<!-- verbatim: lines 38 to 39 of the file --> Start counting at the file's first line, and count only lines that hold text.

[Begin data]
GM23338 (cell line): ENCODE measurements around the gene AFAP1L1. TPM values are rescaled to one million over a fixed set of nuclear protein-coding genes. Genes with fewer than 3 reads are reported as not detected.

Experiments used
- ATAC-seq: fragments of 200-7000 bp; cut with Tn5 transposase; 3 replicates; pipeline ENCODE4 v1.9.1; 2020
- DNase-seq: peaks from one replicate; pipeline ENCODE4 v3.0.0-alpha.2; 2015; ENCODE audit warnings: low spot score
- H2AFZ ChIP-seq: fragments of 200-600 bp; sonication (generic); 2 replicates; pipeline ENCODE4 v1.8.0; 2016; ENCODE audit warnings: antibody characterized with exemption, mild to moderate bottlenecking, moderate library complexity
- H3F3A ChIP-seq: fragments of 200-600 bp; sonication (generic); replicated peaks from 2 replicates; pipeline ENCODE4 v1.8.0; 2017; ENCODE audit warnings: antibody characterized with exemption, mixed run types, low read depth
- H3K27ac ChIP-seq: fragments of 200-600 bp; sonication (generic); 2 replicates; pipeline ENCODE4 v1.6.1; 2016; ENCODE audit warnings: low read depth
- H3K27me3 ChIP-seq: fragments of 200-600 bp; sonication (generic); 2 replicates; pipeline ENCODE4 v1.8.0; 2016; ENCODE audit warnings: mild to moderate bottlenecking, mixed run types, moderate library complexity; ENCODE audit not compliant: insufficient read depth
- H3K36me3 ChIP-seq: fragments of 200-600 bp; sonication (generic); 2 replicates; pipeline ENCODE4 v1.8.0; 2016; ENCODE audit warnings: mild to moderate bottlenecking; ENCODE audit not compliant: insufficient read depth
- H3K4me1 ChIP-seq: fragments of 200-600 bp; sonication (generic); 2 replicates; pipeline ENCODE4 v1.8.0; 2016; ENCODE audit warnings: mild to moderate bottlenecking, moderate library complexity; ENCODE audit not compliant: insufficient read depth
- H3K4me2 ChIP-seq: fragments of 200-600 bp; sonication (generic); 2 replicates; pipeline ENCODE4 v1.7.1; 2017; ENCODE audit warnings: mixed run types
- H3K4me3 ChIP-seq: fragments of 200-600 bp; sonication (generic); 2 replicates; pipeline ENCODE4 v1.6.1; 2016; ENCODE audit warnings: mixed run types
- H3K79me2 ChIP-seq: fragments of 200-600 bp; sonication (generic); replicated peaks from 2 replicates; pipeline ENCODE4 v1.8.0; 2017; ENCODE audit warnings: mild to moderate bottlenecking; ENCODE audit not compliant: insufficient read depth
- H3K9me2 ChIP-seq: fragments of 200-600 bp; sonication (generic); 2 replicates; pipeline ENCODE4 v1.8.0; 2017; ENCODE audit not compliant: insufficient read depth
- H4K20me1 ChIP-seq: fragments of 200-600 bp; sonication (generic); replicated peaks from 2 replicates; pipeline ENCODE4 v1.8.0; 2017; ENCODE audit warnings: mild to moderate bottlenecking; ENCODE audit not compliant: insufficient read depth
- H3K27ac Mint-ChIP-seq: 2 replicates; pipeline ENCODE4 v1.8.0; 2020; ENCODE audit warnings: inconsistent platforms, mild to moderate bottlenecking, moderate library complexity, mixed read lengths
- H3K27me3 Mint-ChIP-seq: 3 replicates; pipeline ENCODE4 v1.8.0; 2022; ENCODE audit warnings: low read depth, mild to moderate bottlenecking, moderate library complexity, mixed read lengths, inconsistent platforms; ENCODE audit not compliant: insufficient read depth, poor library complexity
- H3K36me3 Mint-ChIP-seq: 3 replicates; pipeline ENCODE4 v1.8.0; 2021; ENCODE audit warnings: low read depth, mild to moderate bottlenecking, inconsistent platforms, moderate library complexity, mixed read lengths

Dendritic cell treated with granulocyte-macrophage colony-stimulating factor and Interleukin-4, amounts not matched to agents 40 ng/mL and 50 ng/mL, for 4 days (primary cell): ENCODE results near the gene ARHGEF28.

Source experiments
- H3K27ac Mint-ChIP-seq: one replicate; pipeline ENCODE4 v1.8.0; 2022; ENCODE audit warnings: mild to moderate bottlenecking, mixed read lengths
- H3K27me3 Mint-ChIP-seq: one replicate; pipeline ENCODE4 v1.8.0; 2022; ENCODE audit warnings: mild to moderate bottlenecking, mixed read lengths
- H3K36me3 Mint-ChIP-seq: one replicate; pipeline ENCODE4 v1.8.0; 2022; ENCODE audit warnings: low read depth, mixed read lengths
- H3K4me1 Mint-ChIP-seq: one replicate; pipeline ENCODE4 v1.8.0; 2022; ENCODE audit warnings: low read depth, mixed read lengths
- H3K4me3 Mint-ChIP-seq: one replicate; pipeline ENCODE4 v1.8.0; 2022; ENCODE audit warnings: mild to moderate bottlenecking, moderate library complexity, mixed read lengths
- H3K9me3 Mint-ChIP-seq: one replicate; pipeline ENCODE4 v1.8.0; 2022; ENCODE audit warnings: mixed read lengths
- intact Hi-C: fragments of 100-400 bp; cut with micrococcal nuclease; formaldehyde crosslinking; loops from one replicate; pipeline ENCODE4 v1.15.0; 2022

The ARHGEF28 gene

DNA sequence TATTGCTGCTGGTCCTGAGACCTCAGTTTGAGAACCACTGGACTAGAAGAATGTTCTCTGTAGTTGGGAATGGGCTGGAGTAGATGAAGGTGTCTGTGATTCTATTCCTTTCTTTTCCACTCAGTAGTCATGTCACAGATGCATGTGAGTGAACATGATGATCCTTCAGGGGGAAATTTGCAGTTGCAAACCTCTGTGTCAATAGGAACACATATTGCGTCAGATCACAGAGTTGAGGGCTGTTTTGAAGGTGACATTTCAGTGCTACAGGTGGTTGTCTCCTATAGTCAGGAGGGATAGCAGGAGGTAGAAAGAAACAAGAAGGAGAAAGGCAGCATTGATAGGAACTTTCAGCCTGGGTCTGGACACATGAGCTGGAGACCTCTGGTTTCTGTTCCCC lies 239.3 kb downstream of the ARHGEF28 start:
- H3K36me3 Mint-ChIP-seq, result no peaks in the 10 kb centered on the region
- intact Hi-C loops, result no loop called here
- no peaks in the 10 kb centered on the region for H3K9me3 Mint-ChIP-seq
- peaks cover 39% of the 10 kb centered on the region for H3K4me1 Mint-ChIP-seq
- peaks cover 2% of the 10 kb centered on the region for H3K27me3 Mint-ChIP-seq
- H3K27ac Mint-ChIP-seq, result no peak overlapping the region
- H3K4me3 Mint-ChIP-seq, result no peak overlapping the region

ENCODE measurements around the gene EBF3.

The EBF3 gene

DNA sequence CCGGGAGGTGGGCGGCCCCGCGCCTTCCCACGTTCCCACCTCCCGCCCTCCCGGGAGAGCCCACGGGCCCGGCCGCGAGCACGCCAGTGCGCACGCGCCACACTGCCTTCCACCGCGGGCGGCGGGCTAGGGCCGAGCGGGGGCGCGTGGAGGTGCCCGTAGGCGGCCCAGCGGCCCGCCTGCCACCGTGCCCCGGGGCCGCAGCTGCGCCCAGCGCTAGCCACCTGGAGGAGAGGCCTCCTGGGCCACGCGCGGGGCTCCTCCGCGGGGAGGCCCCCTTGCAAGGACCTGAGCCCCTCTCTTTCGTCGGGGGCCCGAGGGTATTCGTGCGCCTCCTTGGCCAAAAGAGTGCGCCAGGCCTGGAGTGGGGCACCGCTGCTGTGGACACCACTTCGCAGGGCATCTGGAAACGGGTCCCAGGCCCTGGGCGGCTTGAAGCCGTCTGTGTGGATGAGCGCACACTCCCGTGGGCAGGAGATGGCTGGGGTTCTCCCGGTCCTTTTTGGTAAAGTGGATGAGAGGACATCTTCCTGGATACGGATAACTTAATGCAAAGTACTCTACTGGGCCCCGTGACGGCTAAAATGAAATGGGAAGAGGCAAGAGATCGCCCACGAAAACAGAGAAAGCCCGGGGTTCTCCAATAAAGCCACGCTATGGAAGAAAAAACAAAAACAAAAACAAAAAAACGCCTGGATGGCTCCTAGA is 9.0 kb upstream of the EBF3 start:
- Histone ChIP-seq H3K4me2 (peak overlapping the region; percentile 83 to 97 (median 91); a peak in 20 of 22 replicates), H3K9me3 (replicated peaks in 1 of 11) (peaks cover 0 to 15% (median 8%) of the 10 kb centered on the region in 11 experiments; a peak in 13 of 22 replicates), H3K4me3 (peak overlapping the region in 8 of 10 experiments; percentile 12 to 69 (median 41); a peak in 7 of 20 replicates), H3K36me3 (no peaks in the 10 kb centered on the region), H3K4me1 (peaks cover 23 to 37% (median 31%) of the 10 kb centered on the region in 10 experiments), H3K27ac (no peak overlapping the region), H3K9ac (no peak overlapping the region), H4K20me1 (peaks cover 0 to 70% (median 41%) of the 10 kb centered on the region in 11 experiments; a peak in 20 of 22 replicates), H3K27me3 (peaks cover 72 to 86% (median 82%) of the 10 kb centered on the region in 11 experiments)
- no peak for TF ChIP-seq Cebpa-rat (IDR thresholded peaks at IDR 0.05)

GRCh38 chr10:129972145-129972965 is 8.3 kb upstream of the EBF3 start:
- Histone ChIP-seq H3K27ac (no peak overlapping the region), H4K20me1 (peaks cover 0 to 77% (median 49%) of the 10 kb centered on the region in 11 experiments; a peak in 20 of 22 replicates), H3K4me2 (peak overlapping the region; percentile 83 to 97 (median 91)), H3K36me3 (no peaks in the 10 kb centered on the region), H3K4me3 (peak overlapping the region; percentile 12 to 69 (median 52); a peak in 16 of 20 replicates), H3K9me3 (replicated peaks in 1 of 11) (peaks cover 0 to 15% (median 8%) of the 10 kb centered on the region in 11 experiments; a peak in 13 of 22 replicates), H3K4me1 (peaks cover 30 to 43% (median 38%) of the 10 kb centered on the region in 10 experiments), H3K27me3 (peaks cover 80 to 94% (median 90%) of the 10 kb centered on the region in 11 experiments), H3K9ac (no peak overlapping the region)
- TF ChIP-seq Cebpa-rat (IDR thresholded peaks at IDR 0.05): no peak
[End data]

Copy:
The EBF3 gene

DNA sequence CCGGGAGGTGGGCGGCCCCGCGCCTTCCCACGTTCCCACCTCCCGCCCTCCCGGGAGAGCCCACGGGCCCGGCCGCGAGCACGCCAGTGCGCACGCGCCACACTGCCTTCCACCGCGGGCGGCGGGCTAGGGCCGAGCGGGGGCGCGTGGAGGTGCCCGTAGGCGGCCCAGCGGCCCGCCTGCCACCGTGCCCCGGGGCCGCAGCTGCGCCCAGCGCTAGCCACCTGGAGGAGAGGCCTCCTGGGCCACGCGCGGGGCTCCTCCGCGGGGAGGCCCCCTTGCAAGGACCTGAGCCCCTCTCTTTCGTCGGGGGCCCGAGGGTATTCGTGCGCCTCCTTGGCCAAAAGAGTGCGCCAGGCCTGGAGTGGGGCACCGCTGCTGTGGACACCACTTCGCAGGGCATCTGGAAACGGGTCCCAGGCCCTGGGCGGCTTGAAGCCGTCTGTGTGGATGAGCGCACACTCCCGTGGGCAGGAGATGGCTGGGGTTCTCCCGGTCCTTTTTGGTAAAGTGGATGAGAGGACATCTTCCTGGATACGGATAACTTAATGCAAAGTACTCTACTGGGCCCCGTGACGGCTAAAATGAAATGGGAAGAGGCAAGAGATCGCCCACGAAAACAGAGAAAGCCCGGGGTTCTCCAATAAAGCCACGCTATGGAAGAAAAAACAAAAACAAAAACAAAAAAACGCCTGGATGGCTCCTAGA is 9.0 kb upstream of the EBF3 start: